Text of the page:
Whilst Kogan maintains that it at all times made clear that the price reduction was off the currently displayed price and applied at the time of checkout by using the discount code, what they failed to consider is the influence of pre and post promotional conduct, which as exemplified, contributes to the representations made to consumers when promoting sales and discount offers. Kogan’s conduct, by increasing prices before the promotion and decreasing prices after the promotion, counteracted any real discount offered to consumers by the promotion, which as alleged by the ACCC, runs risk of falsely enticing consumers to purchase the products on offer.
Instead, what Kogan needed to do was view this entire offer in totality, from the perspective of the consumer. The correct rule of thumb to apply to any price offer or sales promotion, whether under the “WAS/NOW” or strike-through style of discount claim, or any other form, is that the base price must be the price that has been charged for a reasonable period of time, in reasonable quantities given the products in question. Clearly, Kogan’s offer failed this simple test according to the ACCC’s allegations, because their prices were basically brand new, and had only just gone up – they simply could not properly function as “was” prices in these settings. All of this can be difficult to unpack and apply in practice of course, which is why so many retailers and brands get it wrong.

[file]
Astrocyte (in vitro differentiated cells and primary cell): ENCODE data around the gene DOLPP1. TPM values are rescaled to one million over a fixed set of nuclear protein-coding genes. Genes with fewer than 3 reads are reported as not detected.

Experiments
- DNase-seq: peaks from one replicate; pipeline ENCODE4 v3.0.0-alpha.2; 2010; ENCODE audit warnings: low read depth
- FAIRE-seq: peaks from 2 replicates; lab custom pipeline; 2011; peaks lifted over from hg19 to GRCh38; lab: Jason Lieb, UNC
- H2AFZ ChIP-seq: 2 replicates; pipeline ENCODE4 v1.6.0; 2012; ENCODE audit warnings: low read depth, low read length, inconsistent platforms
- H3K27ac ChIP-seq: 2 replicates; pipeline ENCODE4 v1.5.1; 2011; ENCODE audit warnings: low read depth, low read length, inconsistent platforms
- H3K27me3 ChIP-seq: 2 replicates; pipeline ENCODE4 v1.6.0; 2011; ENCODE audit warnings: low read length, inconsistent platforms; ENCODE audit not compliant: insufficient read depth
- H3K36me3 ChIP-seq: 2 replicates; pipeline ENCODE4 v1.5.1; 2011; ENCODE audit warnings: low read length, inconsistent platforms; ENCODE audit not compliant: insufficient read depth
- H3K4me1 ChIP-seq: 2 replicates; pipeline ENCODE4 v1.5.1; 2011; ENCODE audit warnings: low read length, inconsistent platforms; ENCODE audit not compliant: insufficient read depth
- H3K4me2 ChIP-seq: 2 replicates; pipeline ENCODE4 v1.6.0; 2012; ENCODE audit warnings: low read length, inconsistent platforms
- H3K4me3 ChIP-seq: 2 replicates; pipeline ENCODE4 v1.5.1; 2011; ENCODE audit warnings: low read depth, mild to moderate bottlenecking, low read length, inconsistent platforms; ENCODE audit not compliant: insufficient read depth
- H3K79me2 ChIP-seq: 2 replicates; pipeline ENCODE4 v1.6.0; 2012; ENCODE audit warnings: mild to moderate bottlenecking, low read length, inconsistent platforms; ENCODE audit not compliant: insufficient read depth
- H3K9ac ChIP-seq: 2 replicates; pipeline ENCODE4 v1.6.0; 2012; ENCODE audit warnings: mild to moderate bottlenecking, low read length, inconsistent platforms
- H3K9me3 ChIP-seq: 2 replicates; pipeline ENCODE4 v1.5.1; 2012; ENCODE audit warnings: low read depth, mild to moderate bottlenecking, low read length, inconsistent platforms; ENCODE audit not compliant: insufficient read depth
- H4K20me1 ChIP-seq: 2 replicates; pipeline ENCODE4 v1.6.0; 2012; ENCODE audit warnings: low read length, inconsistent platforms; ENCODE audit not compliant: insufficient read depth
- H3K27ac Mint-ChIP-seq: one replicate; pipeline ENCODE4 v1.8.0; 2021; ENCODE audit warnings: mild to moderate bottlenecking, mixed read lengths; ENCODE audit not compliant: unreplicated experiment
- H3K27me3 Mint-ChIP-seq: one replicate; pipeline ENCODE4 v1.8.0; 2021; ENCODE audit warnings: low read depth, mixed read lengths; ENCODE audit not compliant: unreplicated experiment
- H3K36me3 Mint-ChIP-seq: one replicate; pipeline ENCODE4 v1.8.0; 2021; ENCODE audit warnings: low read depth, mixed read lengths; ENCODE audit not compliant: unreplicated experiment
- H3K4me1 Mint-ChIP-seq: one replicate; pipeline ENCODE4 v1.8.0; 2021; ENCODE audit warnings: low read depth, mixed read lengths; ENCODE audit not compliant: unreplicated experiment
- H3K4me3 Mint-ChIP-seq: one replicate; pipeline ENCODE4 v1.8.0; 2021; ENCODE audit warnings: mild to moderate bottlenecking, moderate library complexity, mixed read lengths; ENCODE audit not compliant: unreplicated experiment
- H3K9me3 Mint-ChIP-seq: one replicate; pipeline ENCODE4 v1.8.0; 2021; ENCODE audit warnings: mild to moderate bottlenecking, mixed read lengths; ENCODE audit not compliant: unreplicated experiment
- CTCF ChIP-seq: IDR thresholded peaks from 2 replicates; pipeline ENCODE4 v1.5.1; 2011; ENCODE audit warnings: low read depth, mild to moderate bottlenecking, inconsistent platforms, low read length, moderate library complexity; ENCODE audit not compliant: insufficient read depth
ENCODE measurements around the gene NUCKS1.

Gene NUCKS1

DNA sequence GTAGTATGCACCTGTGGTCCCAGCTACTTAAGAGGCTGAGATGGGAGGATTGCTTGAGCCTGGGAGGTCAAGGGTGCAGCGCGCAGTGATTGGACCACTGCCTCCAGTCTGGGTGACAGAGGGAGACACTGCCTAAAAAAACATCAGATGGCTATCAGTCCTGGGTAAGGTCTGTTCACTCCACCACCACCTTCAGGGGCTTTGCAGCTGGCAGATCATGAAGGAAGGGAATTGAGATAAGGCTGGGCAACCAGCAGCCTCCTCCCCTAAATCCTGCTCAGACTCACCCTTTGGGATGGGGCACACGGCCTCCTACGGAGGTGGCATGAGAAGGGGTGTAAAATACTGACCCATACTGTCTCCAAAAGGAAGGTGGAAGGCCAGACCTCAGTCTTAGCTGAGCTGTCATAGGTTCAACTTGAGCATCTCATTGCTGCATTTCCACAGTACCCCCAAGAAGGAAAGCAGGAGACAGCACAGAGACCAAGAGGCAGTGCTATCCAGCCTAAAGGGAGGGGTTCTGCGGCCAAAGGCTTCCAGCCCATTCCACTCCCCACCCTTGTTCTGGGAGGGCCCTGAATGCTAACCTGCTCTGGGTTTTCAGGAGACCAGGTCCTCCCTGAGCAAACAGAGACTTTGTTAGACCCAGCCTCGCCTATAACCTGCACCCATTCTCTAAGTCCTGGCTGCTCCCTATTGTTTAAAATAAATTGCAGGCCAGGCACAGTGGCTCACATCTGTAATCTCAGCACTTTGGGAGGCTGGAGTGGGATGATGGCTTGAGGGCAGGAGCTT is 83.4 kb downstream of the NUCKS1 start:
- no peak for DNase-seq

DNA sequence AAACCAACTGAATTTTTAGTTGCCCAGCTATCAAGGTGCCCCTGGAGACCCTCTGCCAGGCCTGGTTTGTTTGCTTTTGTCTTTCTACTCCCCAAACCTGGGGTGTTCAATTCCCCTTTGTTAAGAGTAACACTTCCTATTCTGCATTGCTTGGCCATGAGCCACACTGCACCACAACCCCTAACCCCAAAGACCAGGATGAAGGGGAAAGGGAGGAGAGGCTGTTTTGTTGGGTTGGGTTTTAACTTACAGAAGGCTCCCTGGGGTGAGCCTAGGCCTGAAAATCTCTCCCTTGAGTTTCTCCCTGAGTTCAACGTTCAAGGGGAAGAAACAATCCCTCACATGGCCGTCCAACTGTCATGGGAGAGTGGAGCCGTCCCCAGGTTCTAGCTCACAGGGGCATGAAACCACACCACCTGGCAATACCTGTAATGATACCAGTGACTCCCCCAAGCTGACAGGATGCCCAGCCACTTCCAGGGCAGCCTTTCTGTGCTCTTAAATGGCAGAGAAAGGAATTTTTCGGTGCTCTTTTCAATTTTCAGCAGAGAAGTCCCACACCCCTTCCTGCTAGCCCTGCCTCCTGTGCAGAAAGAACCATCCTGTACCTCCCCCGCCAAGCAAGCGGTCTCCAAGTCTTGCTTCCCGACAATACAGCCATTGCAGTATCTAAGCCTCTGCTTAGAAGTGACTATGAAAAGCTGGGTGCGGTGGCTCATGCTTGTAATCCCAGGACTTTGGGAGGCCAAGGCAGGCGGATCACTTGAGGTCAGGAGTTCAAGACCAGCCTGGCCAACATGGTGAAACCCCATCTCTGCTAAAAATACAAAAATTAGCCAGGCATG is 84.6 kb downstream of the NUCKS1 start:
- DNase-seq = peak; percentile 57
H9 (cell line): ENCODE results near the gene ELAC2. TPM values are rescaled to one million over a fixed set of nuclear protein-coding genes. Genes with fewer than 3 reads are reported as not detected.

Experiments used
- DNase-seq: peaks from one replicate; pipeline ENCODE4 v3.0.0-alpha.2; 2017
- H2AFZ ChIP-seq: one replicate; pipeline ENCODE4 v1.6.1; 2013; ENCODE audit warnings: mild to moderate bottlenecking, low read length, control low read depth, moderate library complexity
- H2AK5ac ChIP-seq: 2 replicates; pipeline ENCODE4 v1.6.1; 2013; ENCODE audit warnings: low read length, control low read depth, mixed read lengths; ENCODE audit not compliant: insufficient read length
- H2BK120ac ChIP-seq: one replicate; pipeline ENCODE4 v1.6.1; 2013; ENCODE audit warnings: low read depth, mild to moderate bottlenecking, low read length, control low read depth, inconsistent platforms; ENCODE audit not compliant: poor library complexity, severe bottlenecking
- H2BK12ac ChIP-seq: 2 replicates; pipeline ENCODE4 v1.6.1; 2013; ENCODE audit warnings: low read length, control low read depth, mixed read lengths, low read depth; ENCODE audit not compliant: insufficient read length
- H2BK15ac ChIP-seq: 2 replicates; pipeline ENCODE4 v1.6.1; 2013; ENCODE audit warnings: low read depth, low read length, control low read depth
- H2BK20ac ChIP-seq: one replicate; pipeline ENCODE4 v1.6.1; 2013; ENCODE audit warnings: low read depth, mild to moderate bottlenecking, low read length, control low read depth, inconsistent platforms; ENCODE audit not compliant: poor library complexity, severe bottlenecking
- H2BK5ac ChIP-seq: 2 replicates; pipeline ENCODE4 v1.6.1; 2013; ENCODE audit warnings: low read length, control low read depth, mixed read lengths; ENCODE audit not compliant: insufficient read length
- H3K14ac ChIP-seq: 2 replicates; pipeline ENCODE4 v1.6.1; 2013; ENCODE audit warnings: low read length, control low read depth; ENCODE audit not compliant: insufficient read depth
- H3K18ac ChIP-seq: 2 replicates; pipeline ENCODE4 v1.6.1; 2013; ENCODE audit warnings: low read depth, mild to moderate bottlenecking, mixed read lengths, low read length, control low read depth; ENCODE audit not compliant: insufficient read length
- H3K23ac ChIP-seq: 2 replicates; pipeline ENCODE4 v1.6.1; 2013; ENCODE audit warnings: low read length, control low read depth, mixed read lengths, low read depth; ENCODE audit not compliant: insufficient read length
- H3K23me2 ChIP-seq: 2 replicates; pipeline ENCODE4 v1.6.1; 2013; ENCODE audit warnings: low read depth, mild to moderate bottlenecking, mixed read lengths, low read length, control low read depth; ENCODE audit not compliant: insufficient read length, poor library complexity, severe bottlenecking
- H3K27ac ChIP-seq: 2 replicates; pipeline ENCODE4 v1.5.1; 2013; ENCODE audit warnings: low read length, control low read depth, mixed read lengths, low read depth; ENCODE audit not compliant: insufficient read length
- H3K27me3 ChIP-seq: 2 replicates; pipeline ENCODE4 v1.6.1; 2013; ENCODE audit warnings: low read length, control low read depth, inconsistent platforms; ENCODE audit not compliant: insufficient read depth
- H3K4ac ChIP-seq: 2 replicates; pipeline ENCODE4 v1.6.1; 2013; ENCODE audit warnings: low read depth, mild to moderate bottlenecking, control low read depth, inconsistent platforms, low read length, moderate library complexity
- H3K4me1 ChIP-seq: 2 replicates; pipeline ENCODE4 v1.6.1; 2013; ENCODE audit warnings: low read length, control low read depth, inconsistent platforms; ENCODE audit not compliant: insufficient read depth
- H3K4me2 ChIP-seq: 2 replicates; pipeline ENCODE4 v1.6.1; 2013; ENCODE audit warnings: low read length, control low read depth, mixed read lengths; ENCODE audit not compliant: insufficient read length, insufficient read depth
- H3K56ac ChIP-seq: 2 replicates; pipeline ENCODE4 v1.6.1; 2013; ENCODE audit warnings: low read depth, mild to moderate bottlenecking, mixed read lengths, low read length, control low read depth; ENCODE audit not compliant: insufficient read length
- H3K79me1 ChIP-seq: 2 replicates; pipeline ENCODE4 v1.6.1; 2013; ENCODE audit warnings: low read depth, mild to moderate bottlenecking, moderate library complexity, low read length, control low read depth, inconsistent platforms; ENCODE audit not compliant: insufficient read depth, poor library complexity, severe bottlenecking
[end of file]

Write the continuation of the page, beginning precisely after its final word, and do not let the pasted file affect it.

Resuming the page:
Unfortunately, this is not the first time Kogan have come under scrutiny from the ACCC for misleading discount claims.
In 2009 Kogan used price comparisons such as Now $X (Save Y%) and save over $X to promote its products. However, it was found that the products had not been offered by Kogan at the higher price and the savings were based on an estimated average price a consumer might pay for a product with similar specifications from another manufacturer. In a similar vein to the current proceedings, the ACCC claimed that such conduct was misleading, given the discounts and savings were not based on prices at which the products had been advertised for sale or sold in reasonable quantities at the higher price for a reasonable amount of time before the representations.